This year saw a lot of action in the energy industry: the Fukushima crisis, the growth of solar energy alongside the collapse of Solyndra, and the entrance of shale. Here are Industry Leaders' top pics in the energy industry trends to watch in 2012:
Energy Industry Trend #1 - Fracking
Despite the controversy surrounding the practice, fracking will not be going away. Tighter regulations for hydraulic fracturing are likely to gain momentum in publicly sensitive North American jurisdictions, mostly in places without a long history of regulating the process. Hydraulic fracturing, or fracking, is the process of opening cracks in the shale to free up natural gas, oil and other lucrative products. There's still a lot of unknowns about the environmental impact of the practice, but don't expect that to hold energy-producing industry leaders back. In Canada, most companies are innovating quickly, adopting environmentally responsible practices ahead of an already stringent regulatory curve.
Energy Industry Trend #2 - The Asian Invasion
Expect to see a rise of Asian countries taking part in the energy industry, and this will be in everything from wind and solar energy to oil and gas. The Chinese are already making a huge impression in renewable energies, being able to produce solar panels and such at lower costs. Acquisitions, joint ventures and partnerships between Asian companies and Canadian producers are also becoming routine – five deals were announced in 2011. This year was the year of export terminal deals, proposals, and shovel-ready approvals in the Asia-Pacific for oil and natural gas. Next year the momentum shifts from words and documents, to welds and structures. The potential for low-risk energy supply in the West has become clear to emerging markets, and investment momentum keeps narrowing the cultural divide.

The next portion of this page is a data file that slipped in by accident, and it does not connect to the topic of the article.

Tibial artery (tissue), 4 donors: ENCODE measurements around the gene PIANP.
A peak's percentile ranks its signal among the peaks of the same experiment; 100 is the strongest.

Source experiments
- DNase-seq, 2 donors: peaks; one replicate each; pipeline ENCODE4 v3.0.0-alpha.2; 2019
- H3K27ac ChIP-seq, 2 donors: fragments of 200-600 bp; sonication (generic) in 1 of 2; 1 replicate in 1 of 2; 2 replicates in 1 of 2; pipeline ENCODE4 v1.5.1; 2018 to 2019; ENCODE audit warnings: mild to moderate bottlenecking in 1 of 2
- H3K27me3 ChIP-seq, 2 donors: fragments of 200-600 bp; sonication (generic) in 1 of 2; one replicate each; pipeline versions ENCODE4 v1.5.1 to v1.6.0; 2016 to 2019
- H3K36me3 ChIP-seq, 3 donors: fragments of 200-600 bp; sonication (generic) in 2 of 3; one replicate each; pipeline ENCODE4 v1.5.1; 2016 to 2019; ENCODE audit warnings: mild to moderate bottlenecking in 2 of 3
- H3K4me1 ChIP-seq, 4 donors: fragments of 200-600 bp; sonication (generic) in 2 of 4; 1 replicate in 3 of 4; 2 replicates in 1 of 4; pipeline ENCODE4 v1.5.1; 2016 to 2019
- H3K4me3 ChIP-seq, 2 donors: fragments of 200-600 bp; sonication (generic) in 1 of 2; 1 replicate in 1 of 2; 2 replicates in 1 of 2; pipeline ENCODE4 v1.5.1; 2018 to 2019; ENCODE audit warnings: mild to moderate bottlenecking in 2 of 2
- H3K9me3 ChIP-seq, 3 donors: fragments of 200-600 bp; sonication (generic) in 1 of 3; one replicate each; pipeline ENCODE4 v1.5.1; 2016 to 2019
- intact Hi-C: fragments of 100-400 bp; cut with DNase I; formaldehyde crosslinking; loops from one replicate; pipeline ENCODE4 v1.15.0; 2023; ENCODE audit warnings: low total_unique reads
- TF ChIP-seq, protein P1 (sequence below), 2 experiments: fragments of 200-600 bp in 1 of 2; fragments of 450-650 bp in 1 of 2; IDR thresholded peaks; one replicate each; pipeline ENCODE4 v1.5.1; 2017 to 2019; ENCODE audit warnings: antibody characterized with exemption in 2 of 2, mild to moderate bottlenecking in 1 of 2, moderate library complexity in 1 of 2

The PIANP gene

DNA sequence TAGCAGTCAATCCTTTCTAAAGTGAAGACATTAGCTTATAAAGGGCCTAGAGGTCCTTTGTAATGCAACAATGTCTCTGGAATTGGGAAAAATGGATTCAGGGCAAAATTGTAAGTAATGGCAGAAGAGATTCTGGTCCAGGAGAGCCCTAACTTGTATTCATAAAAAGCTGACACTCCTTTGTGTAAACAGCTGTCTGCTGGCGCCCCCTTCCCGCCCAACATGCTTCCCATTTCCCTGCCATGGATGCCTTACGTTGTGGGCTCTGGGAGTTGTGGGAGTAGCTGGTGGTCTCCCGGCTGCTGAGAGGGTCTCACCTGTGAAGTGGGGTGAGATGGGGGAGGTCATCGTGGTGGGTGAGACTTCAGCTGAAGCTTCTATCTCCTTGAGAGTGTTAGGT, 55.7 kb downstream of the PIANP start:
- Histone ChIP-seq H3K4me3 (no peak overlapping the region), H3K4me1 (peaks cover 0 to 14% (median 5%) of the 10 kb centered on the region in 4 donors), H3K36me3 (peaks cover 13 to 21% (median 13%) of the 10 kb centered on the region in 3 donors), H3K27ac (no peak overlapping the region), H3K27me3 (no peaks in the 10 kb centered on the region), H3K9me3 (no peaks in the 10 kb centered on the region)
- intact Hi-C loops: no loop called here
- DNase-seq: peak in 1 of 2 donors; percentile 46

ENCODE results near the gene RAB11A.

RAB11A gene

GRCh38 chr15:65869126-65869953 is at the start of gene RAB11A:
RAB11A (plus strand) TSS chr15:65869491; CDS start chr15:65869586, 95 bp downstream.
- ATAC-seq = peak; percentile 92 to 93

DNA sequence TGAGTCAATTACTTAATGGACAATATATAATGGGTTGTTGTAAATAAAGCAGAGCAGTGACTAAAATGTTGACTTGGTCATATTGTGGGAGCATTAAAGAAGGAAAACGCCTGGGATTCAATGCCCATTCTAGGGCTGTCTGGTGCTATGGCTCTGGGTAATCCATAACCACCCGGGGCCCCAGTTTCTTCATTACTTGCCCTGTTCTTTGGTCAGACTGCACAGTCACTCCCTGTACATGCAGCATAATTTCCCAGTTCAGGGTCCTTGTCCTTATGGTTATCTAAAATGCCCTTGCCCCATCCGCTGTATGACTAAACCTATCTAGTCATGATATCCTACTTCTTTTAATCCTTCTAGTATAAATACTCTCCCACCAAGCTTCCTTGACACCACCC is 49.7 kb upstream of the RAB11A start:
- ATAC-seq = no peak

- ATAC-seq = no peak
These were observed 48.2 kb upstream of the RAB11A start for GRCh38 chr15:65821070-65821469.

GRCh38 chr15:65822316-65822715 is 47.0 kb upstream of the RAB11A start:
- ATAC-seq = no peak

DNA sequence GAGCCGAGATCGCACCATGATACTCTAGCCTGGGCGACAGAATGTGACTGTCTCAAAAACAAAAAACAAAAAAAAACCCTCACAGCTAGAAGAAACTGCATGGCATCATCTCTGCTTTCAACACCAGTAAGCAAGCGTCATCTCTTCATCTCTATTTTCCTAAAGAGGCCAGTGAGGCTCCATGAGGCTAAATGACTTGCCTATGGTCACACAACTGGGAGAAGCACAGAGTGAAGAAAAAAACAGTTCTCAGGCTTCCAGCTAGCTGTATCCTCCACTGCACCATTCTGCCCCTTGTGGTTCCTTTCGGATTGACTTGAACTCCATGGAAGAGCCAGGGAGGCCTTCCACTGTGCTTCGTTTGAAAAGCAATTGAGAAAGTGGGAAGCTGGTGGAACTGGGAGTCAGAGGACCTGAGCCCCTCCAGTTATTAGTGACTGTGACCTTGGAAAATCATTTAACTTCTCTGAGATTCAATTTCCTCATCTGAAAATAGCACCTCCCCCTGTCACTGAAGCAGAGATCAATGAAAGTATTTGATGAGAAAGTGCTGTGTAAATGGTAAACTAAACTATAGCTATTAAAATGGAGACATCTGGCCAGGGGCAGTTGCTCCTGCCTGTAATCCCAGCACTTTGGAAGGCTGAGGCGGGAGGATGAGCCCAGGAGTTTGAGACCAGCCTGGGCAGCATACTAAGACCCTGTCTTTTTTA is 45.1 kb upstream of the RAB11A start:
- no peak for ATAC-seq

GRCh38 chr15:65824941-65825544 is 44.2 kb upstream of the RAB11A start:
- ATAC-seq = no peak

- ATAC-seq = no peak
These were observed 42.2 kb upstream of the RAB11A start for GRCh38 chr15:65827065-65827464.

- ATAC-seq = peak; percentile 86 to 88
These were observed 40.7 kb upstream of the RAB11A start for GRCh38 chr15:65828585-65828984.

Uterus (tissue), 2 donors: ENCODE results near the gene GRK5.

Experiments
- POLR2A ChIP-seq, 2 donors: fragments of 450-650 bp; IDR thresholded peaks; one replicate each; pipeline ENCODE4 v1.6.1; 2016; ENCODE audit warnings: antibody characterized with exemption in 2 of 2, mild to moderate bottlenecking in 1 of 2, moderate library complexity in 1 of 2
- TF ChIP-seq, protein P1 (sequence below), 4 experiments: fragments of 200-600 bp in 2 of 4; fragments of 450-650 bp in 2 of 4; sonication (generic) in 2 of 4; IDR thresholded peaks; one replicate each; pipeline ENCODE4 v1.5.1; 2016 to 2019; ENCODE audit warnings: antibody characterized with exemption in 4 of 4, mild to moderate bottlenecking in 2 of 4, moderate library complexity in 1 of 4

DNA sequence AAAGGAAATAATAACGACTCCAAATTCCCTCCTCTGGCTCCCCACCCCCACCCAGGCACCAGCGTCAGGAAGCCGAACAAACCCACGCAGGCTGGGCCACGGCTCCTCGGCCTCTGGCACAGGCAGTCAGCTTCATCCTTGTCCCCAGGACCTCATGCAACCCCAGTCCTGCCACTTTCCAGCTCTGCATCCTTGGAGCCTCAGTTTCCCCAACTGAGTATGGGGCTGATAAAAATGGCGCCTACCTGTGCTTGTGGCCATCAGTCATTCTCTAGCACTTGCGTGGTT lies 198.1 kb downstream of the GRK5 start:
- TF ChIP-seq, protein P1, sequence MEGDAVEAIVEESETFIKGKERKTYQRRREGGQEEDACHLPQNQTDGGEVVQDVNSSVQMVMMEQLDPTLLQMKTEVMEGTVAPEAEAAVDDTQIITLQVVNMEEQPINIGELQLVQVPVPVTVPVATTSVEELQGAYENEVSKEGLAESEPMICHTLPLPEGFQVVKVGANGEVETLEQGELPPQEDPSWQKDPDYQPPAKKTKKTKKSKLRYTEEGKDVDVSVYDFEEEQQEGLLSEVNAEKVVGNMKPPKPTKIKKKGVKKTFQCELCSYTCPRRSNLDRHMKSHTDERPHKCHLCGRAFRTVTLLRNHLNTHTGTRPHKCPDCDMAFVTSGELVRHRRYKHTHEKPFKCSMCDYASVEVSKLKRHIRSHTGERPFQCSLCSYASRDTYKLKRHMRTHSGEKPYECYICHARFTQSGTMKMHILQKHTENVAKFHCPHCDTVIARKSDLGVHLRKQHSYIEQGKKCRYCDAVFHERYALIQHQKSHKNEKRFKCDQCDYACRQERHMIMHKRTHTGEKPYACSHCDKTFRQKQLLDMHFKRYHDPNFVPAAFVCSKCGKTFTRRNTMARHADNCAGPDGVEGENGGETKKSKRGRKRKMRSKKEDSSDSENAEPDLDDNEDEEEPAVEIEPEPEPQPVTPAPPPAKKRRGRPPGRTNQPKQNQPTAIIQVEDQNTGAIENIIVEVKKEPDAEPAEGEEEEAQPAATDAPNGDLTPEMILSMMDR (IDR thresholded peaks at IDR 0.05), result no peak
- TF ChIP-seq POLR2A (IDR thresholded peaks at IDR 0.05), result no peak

Energy Industry Trend #3 - Renewable Energy Will Continue to Surge
Despite the collapse of Solyndra, renewable energy is still going to be something that industry leaders will try and master. Everything from solar and wind to geothermal and hydropower will be something to watch for, and even consider if you are an industry leader in the energy sector. The solar energy industry is especially one to watch. Even through big companies like BP and Germany's Solar Millenium have left the sector, this provides an opportunity for green and solar energy startups, as well as that Asian invasion, to fill the void.
Energy Industry Trend #4 - What About Oil?
Oil prices were in a bit of flux this year, and with the rise of both fracking and renewable energy, where does oil stand? Even though the geopolitics of oil is quiet for the moment, things like the Iranian nuclear situation and Arab Spring are hardly stable. Higher oil prices are the last thing the global economy needs, although the demand for oil is on the rise, if not stable. However, oil will not be seeing its demise quite yet. Plus, possible pipeline projects in North America are sure to keep the oil coming.
Well, those are our 2012 energy industry trends. What do you think of choices? Is there anything that should have been added, or shouldn't have been on our list?